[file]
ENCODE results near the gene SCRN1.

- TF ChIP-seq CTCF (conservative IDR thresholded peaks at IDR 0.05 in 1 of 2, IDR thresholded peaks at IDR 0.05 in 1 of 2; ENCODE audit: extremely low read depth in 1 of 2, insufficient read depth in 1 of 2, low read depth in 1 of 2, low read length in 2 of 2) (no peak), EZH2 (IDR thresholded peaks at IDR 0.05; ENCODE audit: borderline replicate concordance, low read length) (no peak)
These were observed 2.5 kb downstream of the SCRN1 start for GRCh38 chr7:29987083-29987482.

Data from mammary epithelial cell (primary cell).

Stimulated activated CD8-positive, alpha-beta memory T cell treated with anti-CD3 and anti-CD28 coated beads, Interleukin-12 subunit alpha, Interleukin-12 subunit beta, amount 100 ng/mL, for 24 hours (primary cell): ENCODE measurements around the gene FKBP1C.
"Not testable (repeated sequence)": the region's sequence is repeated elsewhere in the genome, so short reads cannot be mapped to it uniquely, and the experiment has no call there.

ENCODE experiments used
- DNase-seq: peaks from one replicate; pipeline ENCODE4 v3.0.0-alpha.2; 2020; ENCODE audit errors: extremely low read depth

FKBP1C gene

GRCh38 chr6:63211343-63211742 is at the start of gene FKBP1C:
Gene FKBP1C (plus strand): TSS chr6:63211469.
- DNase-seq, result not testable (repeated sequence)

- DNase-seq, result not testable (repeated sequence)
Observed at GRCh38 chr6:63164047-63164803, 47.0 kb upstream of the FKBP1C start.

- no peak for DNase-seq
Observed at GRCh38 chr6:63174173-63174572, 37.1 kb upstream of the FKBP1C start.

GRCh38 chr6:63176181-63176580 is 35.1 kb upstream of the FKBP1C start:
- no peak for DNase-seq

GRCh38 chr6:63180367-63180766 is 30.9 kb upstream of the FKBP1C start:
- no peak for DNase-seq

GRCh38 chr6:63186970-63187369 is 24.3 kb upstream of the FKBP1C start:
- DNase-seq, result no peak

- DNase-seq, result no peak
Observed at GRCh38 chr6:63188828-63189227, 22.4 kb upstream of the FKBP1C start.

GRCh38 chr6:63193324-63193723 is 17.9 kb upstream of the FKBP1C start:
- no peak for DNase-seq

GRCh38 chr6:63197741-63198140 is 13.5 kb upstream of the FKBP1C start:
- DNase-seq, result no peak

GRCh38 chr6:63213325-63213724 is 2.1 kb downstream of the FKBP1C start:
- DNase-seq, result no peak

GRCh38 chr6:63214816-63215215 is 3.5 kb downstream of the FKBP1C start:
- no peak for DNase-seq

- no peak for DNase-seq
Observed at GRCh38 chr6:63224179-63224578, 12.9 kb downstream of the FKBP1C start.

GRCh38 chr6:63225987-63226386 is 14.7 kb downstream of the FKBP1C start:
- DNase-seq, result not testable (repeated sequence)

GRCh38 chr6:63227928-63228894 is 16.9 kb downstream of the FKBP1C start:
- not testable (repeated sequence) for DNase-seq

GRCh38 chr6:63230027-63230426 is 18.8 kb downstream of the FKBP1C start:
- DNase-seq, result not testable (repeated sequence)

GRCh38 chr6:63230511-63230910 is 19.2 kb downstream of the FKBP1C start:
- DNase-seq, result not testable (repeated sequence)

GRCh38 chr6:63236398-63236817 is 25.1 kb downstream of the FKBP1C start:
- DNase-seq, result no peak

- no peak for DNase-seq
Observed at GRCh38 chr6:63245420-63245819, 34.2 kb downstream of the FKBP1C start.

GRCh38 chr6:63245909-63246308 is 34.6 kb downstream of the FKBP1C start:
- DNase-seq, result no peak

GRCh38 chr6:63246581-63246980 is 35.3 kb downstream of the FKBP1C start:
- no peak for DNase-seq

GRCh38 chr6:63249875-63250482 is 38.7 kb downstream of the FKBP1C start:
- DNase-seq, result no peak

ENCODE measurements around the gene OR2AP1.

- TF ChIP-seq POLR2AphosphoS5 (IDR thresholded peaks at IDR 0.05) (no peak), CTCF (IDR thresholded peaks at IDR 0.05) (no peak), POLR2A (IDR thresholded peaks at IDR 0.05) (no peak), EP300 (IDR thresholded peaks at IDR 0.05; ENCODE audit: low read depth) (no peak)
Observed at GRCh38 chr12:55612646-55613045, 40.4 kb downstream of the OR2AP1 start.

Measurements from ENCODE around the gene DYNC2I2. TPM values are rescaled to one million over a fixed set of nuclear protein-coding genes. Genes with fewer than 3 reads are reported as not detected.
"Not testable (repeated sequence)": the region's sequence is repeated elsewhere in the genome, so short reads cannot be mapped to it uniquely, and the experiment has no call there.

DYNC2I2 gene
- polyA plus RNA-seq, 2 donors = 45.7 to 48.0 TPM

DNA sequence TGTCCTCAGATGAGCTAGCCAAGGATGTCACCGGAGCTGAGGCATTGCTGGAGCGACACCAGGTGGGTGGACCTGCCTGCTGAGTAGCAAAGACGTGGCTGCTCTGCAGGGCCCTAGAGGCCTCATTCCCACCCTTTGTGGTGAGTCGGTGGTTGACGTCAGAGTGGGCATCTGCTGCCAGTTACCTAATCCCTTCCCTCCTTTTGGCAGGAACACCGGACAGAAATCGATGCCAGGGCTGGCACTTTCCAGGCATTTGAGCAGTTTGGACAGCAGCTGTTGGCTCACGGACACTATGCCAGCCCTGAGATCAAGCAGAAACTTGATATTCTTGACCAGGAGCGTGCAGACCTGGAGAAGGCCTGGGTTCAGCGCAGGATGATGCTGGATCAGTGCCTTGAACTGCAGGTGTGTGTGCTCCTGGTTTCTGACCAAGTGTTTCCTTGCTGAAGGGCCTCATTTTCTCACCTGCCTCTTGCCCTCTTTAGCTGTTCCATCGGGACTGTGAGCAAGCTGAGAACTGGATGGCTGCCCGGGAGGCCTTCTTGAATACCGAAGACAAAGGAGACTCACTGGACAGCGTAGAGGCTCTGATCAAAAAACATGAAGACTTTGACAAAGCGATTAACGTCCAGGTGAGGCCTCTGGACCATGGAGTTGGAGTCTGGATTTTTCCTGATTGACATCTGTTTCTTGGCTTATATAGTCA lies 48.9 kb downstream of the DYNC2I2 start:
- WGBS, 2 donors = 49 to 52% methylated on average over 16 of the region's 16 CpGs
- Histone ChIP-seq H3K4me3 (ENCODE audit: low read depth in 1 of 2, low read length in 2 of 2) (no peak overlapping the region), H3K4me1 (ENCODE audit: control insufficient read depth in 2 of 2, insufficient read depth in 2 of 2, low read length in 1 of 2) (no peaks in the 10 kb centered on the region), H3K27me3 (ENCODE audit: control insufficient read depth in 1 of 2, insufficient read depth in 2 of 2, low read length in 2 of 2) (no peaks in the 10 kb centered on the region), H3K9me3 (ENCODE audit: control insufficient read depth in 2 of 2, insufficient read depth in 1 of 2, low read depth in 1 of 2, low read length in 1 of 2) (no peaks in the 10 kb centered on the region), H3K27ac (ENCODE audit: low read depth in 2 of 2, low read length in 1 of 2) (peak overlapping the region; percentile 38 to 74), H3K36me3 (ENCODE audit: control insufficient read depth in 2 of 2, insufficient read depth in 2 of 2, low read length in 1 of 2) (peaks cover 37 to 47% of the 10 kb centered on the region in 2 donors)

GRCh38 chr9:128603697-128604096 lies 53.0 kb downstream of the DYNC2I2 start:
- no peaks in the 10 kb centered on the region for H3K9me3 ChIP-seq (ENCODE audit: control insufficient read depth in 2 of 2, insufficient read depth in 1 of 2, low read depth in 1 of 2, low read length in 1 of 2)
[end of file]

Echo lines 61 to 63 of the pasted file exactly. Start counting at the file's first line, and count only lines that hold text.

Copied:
- WGBS, 2 donors = 49 to 52% methylated on average over 16 of the region's 16 CpGs
- Histone ChIP-seq H3K4me3 (ENCODE audit: low read depth in 1 of 2, low read length in 2 of 2) (no peak overlapping the region), H3K4me1 (ENCODE audit: control insufficient read depth in 2 of 2, insufficient read depth in 2 of 2, low read length in 1 of 2) (no peaks in the 10 kb centered on the region), H3K27me3 (ENCODE audit: control insufficient read depth in 1 of 2, insufficient read depth in 2 of 2, low read length in 2 of 2) (no peaks in the 10 kb centered on the region), H3K9me3 (ENCODE audit: control insufficient read depth in 2 of 2, insufficient read depth in 1 of 2, low read depth in 1 of 2, low read length in 1 of 2) (no peaks in the 10 kb centered on the region), H3K27ac (ENCODE audit: low read depth in 2 of 2, low read length in 1 of 2) (peak overlapping the region; percentile 38 to 74), H3K36me3 (ENCODE audit: control insufficient read depth in 2 of 2, insufficient read depth in 2 of 2, low read length in 1 of 2) (peaks cover 37 to 47% of the 10 kb centered on the region in 2 donors)

GRCh38 chr9:128603697-128604096 lies 53.0 kb downstream of the DYNC2I2 start: